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  • Writer's pictureClara Richards

Nine challenges towards think tanks evaluation in Latin America

[Editor’s Note: This post was written by Natalia Aquilino, Director of the influence, Monitoring and Evaluation Programme at CIPPEC, with Leandro Echt’s collaboration.]

Consensus regarding evaluation relevance as a transparency and accountability strategy is rising for Latin American think tanks. Evaluation initiatives are being triggered by programmes with strong regional presence such as the Think Tank Initiative as well as by a legitimate bottom-up need from the TTs themselves (such as in CIPPEC’ and FUSADES’ cases).

But the road to solid evaluation parameters in our institutions is still sinuous, fuzzy and full of challenges.

We believe there are two main scenarios for TT accountability in our region. On one hand, there are those organizations that receive funds from just a few donors, in which predictability is a key factor. On the other hand, there are TTs that run on a multi-donor scheme which provides lower funding sustainability.

In the first case, the accountability frameworks that are adopted may come from donors that have their own established mechanisms, indicators and methodologies for monitoring and evaluation. In the second case, most of the mechanisms are set at the project level where the reporting process takes place on a delivery basis and where focus is more at individual actions rather than at the institutional influence. This is where an adequate M&E strategy starts to make sense and can be found helpful to enhance control over the institutional agenda, availability of information, organizational alignment and the capacity to communicate results.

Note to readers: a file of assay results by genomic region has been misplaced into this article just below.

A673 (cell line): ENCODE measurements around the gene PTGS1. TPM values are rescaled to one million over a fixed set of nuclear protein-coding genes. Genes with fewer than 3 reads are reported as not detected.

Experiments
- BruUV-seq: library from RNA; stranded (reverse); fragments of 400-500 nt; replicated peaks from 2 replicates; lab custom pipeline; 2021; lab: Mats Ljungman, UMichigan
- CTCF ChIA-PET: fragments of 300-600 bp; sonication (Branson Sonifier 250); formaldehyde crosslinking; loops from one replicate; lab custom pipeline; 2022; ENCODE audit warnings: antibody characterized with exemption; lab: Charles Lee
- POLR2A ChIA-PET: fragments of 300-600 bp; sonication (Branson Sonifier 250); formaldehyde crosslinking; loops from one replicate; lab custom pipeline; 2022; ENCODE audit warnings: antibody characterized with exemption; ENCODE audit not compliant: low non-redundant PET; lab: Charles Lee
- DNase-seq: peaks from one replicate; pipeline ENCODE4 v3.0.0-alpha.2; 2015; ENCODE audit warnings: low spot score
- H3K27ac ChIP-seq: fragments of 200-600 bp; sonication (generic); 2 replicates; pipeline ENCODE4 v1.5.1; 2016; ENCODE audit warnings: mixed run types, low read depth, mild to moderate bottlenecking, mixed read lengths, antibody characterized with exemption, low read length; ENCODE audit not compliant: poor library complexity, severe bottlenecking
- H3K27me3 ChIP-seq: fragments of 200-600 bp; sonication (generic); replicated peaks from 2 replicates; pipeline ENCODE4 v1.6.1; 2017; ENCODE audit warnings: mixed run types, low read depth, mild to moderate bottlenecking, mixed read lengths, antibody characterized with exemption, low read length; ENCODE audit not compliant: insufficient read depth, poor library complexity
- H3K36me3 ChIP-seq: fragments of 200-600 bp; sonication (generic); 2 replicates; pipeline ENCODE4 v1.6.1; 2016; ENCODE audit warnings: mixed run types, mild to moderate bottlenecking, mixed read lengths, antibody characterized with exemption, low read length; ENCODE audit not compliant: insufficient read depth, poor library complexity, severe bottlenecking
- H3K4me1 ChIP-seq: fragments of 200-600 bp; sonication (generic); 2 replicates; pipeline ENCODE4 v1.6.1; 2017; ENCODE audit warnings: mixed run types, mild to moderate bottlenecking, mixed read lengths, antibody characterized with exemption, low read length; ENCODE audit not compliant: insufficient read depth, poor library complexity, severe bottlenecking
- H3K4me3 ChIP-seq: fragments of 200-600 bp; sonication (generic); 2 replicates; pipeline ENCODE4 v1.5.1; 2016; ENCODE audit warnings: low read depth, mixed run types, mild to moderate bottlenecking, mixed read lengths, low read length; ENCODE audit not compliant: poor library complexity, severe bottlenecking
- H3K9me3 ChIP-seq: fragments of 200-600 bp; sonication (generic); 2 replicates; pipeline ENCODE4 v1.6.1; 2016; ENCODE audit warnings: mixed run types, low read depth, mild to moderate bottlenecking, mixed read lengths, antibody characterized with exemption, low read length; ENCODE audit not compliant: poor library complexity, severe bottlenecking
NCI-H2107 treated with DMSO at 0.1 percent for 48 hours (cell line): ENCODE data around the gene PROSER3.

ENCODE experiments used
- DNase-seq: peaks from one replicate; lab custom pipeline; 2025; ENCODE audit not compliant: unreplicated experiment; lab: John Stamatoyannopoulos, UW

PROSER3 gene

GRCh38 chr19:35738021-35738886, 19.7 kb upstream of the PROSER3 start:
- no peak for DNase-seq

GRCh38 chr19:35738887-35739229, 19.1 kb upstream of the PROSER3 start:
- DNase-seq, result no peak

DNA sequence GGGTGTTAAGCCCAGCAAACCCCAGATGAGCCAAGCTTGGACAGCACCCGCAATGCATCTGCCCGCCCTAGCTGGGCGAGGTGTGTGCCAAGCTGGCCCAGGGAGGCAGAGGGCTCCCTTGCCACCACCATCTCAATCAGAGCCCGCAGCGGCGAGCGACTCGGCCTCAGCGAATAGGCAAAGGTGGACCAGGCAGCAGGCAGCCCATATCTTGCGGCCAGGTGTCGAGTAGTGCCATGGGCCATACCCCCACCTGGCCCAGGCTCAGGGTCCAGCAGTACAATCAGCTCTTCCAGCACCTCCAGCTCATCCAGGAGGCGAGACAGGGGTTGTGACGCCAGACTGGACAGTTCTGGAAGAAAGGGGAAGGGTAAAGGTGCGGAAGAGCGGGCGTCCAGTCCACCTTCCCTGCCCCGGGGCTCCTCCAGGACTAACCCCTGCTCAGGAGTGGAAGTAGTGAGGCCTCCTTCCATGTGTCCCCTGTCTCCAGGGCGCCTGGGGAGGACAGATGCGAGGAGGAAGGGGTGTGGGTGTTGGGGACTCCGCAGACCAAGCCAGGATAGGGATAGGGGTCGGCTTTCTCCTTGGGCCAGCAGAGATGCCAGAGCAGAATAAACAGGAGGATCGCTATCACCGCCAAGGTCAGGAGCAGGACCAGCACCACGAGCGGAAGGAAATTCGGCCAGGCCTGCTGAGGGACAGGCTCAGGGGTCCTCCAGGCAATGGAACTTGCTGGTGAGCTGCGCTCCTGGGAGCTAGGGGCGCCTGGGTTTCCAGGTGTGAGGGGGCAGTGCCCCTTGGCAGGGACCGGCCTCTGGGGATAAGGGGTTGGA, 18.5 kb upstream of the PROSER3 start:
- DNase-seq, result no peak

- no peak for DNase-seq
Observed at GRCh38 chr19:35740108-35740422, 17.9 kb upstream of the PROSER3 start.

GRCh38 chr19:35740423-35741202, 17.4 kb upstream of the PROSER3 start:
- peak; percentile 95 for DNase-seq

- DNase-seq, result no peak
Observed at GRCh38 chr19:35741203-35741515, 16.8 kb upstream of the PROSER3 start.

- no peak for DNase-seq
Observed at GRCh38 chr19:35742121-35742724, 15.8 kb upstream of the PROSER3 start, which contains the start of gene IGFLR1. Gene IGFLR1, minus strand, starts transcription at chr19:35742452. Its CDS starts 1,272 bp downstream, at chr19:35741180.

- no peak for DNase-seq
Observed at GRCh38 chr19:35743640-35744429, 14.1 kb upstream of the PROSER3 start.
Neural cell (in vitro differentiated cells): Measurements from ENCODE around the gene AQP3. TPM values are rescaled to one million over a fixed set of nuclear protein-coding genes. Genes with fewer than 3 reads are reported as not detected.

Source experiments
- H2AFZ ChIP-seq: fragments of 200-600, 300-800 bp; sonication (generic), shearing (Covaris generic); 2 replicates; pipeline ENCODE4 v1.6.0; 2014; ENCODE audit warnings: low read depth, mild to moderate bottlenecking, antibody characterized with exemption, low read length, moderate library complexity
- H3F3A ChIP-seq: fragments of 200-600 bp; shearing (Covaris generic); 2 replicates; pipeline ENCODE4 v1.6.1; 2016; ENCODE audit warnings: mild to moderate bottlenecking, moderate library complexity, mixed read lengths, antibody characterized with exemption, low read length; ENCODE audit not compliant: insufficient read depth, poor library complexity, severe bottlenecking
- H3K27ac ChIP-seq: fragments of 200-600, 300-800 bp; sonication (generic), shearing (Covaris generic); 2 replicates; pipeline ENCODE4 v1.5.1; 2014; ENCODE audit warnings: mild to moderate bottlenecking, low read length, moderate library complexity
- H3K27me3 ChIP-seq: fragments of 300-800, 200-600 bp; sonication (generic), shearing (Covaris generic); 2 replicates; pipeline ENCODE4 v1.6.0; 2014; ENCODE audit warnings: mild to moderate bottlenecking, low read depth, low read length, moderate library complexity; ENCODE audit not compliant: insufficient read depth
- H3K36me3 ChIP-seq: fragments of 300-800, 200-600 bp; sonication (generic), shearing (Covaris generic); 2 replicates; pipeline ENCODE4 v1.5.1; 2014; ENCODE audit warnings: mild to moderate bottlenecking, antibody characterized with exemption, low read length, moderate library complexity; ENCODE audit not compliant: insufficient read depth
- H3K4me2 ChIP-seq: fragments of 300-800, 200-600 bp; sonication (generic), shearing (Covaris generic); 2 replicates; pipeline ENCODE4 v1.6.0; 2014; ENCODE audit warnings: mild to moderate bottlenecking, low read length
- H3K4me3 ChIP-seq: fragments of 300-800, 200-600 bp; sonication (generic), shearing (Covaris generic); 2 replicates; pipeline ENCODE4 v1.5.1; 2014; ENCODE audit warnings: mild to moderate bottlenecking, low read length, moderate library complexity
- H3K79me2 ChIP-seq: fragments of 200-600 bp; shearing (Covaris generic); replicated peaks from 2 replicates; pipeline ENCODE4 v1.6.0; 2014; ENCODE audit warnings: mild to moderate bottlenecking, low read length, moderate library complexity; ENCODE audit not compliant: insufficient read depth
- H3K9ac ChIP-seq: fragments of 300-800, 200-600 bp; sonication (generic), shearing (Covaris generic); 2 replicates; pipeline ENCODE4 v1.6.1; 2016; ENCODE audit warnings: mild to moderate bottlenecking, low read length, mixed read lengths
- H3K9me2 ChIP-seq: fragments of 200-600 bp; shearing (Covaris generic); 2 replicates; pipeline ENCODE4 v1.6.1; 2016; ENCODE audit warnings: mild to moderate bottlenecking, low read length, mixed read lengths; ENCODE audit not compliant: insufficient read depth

Focusing on our own aggregated influence results rather than on unitary actions can improve and help to better capture a think tank’s impact.

If we agree that evaluation provides short, medium and long term institutional benefits, which are the main challenges to advance in consolidating an evaluation culture in TTs?

1. Overcoming an adverse political and institutional context and lead the change. In many of our countries a culture of evaluation is still pending. This can make us hesitate when addressing such processes for our institutions.

2. Building internal consensus at management and staff levels. Evaluation takes time and needs resources allocated to its implementation. If staff members and teams adhere to its relevance and value, it increases the likelihood that the process will flow and be sustainable.

3. Addressing think tanks evaluability conditions. This involves analyzing whether the institution is able to be evaluated in a way credible and reliable, as well as looking critically at planning and implementation processes. It also entails examining if the institutional programme design includes evaluation elements, if it can deliver reliable information for effective results, if it tackles multiple actors views and if sufficient resources are devoted to examine whether the organization met the planned objectives.